"And on Monday, the Seoul city government began a kimchi bailout program, in which it is absorbing 30% of the cost of about 300,000 heads of cabbage it has purchased from rural farmers so it can be sold for less to consumers.
Depriving Koreans of their kimchi, many say, is like forcing Italians to forgo pasta or taking all the tea from China. The dish of fermented cabbage, radish and chile paste has such iconic status here that there is a museum dedicated to kimchi in Seoul, and portions of it were blasted into space with the country's first astronaut in 2008.
Served with virtually every meal, kimchi is believed by many to ward off aging, reduce cholesterol and fight disease. South Koreans together eat more than 2 million tons of it each year.
The shortage has raised tempers and led to intemperate political statements. When President Lee Myung-bak announced he would eat only kimchi made from what he said was cheaper round cabbage common in Europe and North America, many people erupted in anger.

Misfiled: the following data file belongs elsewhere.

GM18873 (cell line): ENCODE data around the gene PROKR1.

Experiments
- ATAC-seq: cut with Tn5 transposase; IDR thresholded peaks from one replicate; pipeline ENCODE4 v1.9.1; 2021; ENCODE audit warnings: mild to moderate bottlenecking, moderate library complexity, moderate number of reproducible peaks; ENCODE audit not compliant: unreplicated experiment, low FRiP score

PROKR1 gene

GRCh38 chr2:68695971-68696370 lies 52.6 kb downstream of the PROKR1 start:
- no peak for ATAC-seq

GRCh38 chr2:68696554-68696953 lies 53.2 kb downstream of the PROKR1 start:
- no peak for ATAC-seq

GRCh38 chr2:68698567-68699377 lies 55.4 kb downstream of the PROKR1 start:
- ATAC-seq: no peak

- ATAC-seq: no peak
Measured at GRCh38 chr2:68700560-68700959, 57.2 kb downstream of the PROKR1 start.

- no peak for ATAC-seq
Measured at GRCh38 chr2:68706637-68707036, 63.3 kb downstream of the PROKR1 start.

The round cabbage, Internet users pointed out, was only slightly cheaper here than the Chinese variety, suggesting the president's claim was out of touch with the needs and concerns of the working class.
"For the president to say something like that is like Marie Antoinette saying, 'Let them eat cake!'" one blogger groused.
The shortages have come at the onset of gimjang season, when families lovingly hand-prepare the kimchi they will consume during the winter and spring. Many prefer kimchi that has fermented for months or even years in earthenware pots.
In a play on words, people now refer to kimchi as gold. (The two words are similar in Korean.) In restaurants, where customers wrap beef and pork in a slice of cabbage, they joke that the custom should be reversed, because the cabbage is now more costly than many meats."